More advanced patrol boats and airplanes will be added to Vietnam's maritime police fleet to improve the management of territorial waters, an official told the press Thursday.
The new ships, which are expected to come online early next year, should be able to remain offshore for longer stretches and brave more complicated weather conditions, according to Pham Duc Linh, chief of the Ministry of National Defense.
Linh made his comments on the sidelines of a meeting held in advance of the the 7th Heads of Asian Coast Guard Agencies Meeting (HACGAM) in Hanoi.
Linh said the new boats will also feature research and rescue facilities, including a health clinic and a landing pad for helicopters, while the new planes will ensure complete coverage of Vietnam's territorial waters and continental shelves.
"With such advanced ships, people can rest assured that maritime police will always show up whenever they are needed," Linh said.
Following the recent indcidents in the East Sea, Vietnam's maritime police have reorganized their operations to increase their presence at sea as much as possible, especially in waters bordering or "overlapping" with other countries', according to the official.
He said the police presence will help Vietnam's fishermen feel more secure.
Meanwhile, it will allow police to provide timely support to fishermen if anything occurs, and quickly issue warnings to local fishermen if they venture into other countries' waters, he added.
Linhs said members of his department have asked the government to create a hotline between Vietnamese and Chinese maritime police so the two parties can inform each other if any problems arise at sea.
"The two parties will then find the best solutions to aid fishermen, avoiding the recent situations where unilateral solutions lead to discomfort," Linh said.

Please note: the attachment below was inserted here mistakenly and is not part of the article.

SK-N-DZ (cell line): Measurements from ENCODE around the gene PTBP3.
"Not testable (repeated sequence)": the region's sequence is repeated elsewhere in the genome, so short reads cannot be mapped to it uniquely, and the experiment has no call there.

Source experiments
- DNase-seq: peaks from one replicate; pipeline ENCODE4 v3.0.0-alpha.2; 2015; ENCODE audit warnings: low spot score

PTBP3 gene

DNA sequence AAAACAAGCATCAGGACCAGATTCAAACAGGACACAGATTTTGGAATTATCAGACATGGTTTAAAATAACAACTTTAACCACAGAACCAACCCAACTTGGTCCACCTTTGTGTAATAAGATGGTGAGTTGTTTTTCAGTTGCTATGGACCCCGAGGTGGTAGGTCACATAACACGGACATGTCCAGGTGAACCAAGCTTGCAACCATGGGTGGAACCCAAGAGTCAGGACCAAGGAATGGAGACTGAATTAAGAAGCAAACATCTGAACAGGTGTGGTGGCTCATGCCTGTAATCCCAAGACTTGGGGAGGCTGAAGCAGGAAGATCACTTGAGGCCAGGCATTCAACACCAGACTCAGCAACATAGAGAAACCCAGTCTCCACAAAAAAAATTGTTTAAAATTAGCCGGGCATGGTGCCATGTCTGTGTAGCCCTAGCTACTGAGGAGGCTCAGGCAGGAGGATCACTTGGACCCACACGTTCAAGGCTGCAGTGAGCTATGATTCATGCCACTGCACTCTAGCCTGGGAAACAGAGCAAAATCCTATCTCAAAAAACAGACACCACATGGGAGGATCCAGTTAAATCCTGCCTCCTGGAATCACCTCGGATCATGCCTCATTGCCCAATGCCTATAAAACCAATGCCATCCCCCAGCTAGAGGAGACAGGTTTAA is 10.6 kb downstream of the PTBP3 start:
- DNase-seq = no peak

Still, Linh reiterated that maritime police will cooperate with all forces related to sea activities like the navy, the coast guard, the Ministry of Agriculture and the Oil and Gas Group to maintain sea security.
If any foreign country illegally conducts oil exploration work and sets up drilling rigs in Vietnam's exclusive economic zone, "we will strongly intervene" through legal and diplomatic measures, he said.
According to Linh, Vietnam's territorial waters are three times larger than it's land mass. Despite the fact that maritime police have improved patrols at sea, they have yet to frequently cover its entire sea territory.
At the moment, their equipment has restricted them from engaging in long patrols or facing complicated weather conditions like strong winds, Linh said.
The HACGAM conference is expeted to take place this October with delegates from 18 countries and territories including Japan, China, India, and South Korea.
While the meeting will focus on current maritime security challenges to the region, Linh said that it won't touch on issues in the East Sea and territorial sovereignty.
"We will generally talk about keeping peace and guaranteeing sea security," he said.